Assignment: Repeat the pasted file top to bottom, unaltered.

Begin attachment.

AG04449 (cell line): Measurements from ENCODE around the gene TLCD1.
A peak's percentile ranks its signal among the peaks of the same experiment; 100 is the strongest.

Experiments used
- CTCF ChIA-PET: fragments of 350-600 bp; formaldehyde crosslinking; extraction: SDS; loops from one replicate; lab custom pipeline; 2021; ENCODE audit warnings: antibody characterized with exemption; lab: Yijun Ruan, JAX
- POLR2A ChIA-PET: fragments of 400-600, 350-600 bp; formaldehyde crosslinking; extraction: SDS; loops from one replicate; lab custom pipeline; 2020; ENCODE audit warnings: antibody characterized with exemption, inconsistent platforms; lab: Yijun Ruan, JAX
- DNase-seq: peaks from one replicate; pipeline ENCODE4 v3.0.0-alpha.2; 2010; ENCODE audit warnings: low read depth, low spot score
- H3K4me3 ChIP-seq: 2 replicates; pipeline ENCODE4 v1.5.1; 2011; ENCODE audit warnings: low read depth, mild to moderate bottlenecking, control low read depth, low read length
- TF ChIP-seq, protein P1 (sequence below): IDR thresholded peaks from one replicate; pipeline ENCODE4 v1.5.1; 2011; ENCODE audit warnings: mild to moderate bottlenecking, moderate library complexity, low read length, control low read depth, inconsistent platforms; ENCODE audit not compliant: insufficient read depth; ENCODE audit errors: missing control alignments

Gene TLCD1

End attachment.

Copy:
AG04449 (cell line): Measurements from ENCODE around the gene TLCD1.
A peak's percentile ranks its signal among the peaks of the same experiment; 100 is the strongest.

Experiments used
- CTCF ChIA-PET: fragments of 350-600 bp; formaldehyde crosslinking; extraction: SDS; loops from one replicate; lab custom pipeline; 2021; ENCODE audit warnings: antibody characterized with exemption; lab: Yijun Ruan, JAX
- POLR2A ChIA-PET: fragments of 400-600, 350-600 bp; formaldehyde crosslinking; extraction: SDS; loops from one replicate; lab custom pipeline; 2020; ENCODE audit warnings: antibody characterized with exemption, inconsistent platforms; lab: Yijun Ruan, JAX
- DNase-seq: peaks from one replicate; pipeline ENCODE4 v3.0.0-alpha.2; 2010; ENCODE audit warnings: low read depth, low spot score
- H3K4me3 ChIP-seq: 2 replicates; pipeline ENCODE4 v1.5.1; 2011; ENCODE audit warnings: low read depth, mild to moderate bottlenecking, control low read depth, low read length
- TF ChIP-seq, protein P1 (sequence below): IDR thresholded peaks from one replicate; pipeline ENCODE4 v1.5.1; 2011; ENCODE audit warnings: mild to moderate bottlenecking, moderate library complexity, low read length, control low read depth, inconsistent platforms; ENCODE audit not compliant: insufficient read depth; ENCODE audit errors: missing control alignments

Gene TLCD1